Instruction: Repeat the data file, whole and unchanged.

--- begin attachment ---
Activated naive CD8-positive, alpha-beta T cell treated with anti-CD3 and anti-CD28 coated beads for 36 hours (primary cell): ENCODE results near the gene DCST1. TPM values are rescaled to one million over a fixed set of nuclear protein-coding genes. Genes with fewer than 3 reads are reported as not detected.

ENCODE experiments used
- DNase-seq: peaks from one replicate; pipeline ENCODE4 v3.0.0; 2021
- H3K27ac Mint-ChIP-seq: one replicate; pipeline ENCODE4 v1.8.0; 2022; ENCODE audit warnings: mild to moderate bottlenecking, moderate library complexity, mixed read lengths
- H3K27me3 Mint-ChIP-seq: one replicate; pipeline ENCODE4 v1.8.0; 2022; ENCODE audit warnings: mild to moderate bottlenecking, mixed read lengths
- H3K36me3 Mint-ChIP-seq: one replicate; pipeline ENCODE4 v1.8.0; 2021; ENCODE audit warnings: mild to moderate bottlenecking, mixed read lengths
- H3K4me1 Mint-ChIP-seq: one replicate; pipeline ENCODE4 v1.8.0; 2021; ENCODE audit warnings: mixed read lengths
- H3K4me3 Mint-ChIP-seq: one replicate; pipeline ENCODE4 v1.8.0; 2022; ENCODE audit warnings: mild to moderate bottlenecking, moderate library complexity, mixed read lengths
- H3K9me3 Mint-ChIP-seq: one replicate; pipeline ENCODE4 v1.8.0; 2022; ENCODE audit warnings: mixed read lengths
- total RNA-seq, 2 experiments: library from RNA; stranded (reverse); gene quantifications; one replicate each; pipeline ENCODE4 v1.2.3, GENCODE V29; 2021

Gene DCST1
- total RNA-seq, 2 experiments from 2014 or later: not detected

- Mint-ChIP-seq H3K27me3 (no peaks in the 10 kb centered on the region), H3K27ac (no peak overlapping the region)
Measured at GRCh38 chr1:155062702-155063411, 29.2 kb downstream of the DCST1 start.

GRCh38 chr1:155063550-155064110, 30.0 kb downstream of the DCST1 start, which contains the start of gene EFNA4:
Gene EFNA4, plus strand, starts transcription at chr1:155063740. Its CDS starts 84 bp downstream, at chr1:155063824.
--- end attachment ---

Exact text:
Activated naive CD8-positive, alpha-beta T cell treated with anti-CD3 and anti-CD28 coated beads for 36 hours (primary cell): ENCODE results near the gene DCST1. TPM values are rescaled to one million over a fixed set of nuclear protein-coding genes. Genes with fewer than 3 reads are reported as not detected.

ENCODE experiments used
- DNase-seq: peaks from one replicate; pipeline ENCODE4 v3.0.0; 2021
- H3K27ac Mint-ChIP-seq: one replicate; pipeline ENCODE4 v1.8.0; 2022; ENCODE audit warnings: mild to moderate bottlenecking, moderate library complexity, mixed read lengths
- H3K27me3 Mint-ChIP-seq: one replicate; pipeline ENCODE4 v1.8.0; 2022; ENCODE audit warnings: mild to moderate bottlenecking, mixed read lengths
- H3K36me3 Mint-ChIP-seq: one replicate; pipeline ENCODE4 v1.8.0; 2021; ENCODE audit warnings: mild to moderate bottlenecking, mixed read lengths
- H3K4me1 Mint-ChIP-seq: one replicate; pipeline ENCODE4 v1.8.0; 2021; ENCODE audit warnings: mixed read lengths
- H3K4me3 Mint-ChIP-seq: one replicate; pipeline ENCODE4 v1.8.0; 2022; ENCODE audit warnings: mild to moderate bottlenecking, moderate library complexity, mixed read lengths
- H3K9me3 Mint-ChIP-seq: one replicate; pipeline ENCODE4 v1.8.0; 2022; ENCODE audit warnings: mixed read lengths
- total RNA-seq, 2 experiments: library from RNA; stranded (reverse); gene quantifications; one replicate each; pipeline ENCODE4 v1.2.3, GENCODE V29; 2021

Gene DCST1
- total RNA-seq, 2 experiments from 2014 or later: not detected

- Mint-ChIP-seq H3K27me3 (no peaks in the 10 kb centered on the region), H3K27ac (no peak overlapping the region)
Measured at GRCh38 chr1:155062702-155063411, 29.2 kb downstream of the DCST1 start.

GRCh38 chr1:155063550-155064110, 30.0 kb downstream of the DCST1 start, which contains the start of gene EFNA4:
Gene EFNA4, plus strand, starts transcription at chr1:155063740. Its CDS starts 84 bp downstream, at chr1:155063824.